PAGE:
Has Japan Run Out Of American Ideas?


Earlier this week, Derek at Put This On posted a lengthy Q&A with W. David Marx, Ivy Style contributor and author of the new book “Ametora” about Ivy, trad and Americana in Japan. It’s a smart conversation that Ivy omnivores will want to check out. Here’s a teaser:

It feels like Americana, prep, and denim have somewhat receded as trends in the US. Are they still important in Japan?

At this point, the Japanese fashion market is so big and diverse that it includes literally everything. Old guys buy replicas of VAN Jacket clothing from the 1960s, middle-age guys buy hardcore repro denim, young guys buy a single Thom Browne shirt and wear it untucked over shorts. A lot of American styles are just so buried into the fashion culture that they are equally common in Japan as they are in the U.S. But at the same time, the editors and stylists at Popeye are now trying to do something very different than just historical Americana or even copy current American trends.

In contrast to the above exchange, a day later the streetwear-focused website Hypebeast put up a piece critiquing Japan’s continued mining of American style, pointing out that the latest issue of Popeye is just yet another “Take Ivy’ remix. Writes Daniel Sandison:

Since 1976, [Popeye], this self-billed “Magazine For City Boys” has been informing Japan’s most fashion-forward on the trends and styles of the moment. Now monthly, the magazine has become a respected worldwide source and touchstone of Japanese fashion and culture. This month’s cover, their February Issue and annual Style Sample, mimics the cover of Teruyoshi Hayashida’s 1965 publication, down to using the very same archway on a New England campus. The coverline reads “Take Ivy 2016.”

Fashion is undeniably cyclical and this could simply be a changing of the guard, a passing of the baton from the streetwear icons to a new, more worldly and aware Japanese youth. It does, regardless, represent a cultural crossroads. If, thanks to globalisation and ease of access to culture online, the Japanese youth is no longer enamoured with the otherness of Americana, the country must begin to produce a distinguished style of its own. Doing American better than the Americans may have worked for 50 years, but this sudden halt in progress, this vacuum of ideas and inspiration, means that things are set to change. Japan, like Shōsuke Ishizu in 1965, must take matters into its own hands. But this time it must come from within. Half a century of disenfranchised Japanese youth later and the country’s creatives are finally being forced into creating something that is distinctly theirs. Unhindered by the influence of a far-off fashion superpower.

Will Japan continue mining Americana for another 50 years? But for Ivy fans specifically, do we need them to? Perhaps, like the global financial markets, the Ivy League Look is dependent on its foreign allies in Japan and England for survival, even on its home turf.

Head over here for the Put This On interview with David Marx, and here for Hypebeast’s “Retake Ivy: Has Japan Run out of American Trends to Be Inspired By?” — CC

10 Comments on "Has Japan Run Out Of American Ideas?"

  1. Best headline ever, CC.

    Re “Will Japan continue mining Americana for another 50 years?”: CC, are you unaware of Japanese demographic trends? In 50 years there may be no one left over there to wear Japanese style clothing much less American style.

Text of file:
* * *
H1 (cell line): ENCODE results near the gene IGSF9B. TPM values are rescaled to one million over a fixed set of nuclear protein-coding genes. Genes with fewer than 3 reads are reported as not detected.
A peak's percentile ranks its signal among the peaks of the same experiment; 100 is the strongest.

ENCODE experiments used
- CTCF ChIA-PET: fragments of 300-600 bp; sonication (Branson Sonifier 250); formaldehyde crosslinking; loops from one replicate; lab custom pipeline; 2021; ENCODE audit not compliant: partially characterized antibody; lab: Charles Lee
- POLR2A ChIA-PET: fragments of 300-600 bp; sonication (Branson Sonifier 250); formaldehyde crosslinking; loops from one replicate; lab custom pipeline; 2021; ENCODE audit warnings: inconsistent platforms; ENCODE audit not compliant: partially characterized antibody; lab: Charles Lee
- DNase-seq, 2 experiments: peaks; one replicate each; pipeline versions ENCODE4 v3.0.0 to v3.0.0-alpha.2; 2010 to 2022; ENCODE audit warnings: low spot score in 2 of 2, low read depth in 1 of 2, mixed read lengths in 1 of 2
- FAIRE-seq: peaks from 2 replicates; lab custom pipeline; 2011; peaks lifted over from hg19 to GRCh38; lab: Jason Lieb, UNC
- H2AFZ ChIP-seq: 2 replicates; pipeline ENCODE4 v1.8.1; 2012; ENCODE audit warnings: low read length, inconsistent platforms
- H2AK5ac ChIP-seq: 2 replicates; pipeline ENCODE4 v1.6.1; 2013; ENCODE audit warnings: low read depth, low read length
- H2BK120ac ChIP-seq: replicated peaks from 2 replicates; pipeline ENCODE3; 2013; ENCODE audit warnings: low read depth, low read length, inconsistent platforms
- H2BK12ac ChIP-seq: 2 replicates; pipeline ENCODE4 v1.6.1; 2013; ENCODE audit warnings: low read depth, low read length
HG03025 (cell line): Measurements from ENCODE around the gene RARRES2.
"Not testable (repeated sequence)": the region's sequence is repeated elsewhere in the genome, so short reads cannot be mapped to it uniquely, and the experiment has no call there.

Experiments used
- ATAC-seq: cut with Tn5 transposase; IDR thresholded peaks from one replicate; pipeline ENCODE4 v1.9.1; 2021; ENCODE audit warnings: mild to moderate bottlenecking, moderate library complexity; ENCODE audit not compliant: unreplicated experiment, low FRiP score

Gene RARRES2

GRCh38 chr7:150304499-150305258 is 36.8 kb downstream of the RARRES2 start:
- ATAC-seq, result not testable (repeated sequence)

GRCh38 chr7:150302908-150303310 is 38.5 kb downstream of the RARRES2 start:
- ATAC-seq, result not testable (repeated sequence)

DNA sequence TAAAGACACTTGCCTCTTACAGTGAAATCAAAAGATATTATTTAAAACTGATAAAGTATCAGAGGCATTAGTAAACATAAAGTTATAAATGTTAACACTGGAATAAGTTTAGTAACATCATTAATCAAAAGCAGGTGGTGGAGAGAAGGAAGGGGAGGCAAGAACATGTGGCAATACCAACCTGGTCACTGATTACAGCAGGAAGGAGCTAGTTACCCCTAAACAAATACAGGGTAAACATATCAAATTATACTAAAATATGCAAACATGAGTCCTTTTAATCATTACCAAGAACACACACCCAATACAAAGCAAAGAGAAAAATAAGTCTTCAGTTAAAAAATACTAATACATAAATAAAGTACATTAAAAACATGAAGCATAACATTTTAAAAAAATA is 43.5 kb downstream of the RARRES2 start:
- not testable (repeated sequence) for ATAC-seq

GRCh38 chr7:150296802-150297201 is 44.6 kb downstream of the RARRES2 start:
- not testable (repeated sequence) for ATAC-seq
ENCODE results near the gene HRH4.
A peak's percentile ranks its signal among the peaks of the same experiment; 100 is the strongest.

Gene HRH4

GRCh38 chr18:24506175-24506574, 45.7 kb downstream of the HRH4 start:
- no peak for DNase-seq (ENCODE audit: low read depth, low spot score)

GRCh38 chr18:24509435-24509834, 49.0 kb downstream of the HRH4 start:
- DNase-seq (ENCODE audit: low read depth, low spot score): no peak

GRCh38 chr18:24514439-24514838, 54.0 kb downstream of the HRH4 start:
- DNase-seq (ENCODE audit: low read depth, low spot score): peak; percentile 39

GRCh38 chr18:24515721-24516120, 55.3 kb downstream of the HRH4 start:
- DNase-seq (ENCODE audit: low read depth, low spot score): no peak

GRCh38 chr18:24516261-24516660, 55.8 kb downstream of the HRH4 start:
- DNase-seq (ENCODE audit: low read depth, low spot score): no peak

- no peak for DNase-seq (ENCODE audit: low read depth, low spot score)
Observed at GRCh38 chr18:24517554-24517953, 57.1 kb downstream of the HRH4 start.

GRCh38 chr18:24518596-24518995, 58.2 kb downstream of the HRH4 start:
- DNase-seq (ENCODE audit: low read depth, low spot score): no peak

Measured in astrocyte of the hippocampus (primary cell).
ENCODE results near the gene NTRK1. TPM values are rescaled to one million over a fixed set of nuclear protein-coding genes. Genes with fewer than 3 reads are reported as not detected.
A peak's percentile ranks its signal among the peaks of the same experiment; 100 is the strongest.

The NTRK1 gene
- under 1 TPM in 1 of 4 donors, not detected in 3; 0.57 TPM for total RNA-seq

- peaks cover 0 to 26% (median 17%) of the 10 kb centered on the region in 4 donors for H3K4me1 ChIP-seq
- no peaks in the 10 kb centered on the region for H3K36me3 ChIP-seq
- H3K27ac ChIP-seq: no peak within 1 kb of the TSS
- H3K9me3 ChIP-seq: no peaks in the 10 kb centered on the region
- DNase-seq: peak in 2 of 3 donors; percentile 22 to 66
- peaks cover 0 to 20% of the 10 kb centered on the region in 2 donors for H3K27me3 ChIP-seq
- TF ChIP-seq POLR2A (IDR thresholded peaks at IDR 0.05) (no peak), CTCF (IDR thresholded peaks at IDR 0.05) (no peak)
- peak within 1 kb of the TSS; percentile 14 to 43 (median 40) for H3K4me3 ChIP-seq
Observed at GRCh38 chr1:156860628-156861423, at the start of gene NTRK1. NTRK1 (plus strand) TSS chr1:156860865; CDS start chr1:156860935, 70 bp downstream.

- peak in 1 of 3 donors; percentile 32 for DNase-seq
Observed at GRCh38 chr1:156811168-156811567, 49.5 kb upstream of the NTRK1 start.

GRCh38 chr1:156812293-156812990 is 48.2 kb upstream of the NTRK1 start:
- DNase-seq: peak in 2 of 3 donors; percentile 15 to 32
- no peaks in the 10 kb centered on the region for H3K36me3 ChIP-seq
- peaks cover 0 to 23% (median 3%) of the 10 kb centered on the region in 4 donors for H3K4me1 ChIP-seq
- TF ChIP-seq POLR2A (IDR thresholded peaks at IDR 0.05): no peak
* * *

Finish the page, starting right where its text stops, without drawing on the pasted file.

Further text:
Maybe I need to turn the tables and dig out the geta (traditional wooden clogs) I bought in Japan 45 years ago to wear with khakis and an OCBD; Sort of an Samurai-Ivy fusion look, no?

  2. The fashion showed in the 2016 picture looks like it came straight from the Williamsburg or Logan Square enclaves. Good grief.

  3. Bags' Groove | January 22, 2016 at 4:58 pm |

    But you can’t wear your geta without your yukata. Still the most natural shouldered of garments, after all.

  4. @ Bags’ Groove

    I have yukata and obi but no geta. Would weejuns be an appropriate substitute?

  5. Henry Contestwinner | January 23, 2016 at 1:42 am |

    Zori (traditional sandals) are an acceptable alternative to geta; flip-flops (what we used to call “thongs”) are a distant third. Wearing Weejuns with your yukata would look about as good as wearing geta with your suit.

    Which reminds me: once, in Shibuya, I saw a Japanese guy walking down the street, dressed normally but with his hair up in a traditional Japanese topknot, including the shaved pate. That was bizarre.

  6. Bags' Groove | January 23, 2016 at 5:28 am |

    Of course not, as you well know, my boy.
    I often get the feeling that many on these pages just love writing words like Weejun and Oxford cloth button-down. Puts me in mind of Linus and his security blanket.

  7. Only 6 comments?
    A good indication of the fact that most Ivy Style readers aren’t really interested in Japanese Ivy?

  8. @bags’, @henry

    A little sartorial humor. Aside from occasional use as a robe, my yukata stays mostly packed away – a treasured souvenir of a long ago visit. The weejuns… similarly retired for better made shoes.

  9. Bags' Groove | January 24, 2016 at 2:07 am |

    Hardly “a good indication”. Subject matter is important in these things.
    If you look back you’ll find that other Japanese Ivy pieces have attracted a substantial number of comments.
    There are many who like to look at the big broad Ivy picture.

  10. @Henry

    I’ll wager that yours was the first mention of thongs on this blog. Viva la thong!



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